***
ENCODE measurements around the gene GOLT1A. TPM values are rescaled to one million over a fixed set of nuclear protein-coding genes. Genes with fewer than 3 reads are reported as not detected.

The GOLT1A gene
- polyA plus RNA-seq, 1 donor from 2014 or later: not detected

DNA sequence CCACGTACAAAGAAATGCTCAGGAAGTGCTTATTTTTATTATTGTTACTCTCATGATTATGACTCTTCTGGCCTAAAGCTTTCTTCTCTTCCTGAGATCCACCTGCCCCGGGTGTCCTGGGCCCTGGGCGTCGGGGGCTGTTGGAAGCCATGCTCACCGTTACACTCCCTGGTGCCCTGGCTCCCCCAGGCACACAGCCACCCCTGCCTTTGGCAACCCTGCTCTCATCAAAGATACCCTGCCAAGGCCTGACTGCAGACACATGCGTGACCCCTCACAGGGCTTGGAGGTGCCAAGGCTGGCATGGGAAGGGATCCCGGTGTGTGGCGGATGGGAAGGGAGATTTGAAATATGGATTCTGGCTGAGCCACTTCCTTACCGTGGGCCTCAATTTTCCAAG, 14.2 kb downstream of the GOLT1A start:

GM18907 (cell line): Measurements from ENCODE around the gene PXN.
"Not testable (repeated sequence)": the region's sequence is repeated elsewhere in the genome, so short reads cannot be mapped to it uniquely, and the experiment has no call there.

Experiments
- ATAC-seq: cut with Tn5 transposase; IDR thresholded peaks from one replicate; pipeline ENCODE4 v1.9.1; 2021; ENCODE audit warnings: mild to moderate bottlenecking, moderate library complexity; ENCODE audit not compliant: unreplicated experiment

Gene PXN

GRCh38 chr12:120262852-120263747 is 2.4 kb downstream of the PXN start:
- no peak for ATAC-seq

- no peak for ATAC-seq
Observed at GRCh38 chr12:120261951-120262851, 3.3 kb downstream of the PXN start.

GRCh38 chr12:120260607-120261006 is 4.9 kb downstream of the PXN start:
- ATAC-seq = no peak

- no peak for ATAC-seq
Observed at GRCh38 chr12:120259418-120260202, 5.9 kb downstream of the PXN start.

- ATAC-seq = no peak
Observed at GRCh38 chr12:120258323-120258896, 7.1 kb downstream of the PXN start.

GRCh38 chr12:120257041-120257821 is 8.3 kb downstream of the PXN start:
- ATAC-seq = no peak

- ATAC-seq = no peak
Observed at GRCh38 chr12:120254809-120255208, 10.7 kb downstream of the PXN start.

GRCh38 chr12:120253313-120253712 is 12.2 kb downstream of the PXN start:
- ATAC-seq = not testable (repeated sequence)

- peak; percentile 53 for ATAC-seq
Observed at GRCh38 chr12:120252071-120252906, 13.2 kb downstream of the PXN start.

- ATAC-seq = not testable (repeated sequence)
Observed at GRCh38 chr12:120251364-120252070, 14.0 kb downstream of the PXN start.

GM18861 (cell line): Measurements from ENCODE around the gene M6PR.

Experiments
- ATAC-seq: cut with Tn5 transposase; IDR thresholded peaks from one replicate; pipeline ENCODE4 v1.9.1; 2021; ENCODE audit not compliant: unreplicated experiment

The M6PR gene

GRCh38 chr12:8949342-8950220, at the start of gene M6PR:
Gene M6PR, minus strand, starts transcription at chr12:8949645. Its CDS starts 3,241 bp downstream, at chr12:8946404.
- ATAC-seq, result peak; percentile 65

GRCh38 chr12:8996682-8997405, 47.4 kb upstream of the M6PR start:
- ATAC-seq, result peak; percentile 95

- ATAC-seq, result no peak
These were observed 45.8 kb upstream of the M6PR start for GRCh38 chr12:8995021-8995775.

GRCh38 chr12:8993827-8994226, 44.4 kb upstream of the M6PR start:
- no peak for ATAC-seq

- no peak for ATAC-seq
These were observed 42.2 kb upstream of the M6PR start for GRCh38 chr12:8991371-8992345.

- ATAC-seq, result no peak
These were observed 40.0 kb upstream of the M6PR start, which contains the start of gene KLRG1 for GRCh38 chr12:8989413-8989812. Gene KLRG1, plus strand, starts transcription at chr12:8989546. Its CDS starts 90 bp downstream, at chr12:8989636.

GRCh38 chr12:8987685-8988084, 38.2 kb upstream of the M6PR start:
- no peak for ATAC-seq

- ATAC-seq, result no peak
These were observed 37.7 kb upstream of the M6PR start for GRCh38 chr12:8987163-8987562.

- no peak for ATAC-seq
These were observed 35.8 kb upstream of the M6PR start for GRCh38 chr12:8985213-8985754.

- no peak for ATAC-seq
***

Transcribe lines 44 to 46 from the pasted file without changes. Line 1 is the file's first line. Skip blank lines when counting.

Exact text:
These were observed 42.2 kb upstream of the M6PR start for GRCh38 chr12:8991371-8992345.

- ATAC-seq, result no peak
These were observed 40.0 kb upstream of the M6PR start, which contains the start of gene KLRG1 for GRCh38 chr12:8989413-8989812. Gene KLRG1, plus strand, starts transcription at chr12:8989546. Its CDS starts 90 bp downstream, at chr12:8989636.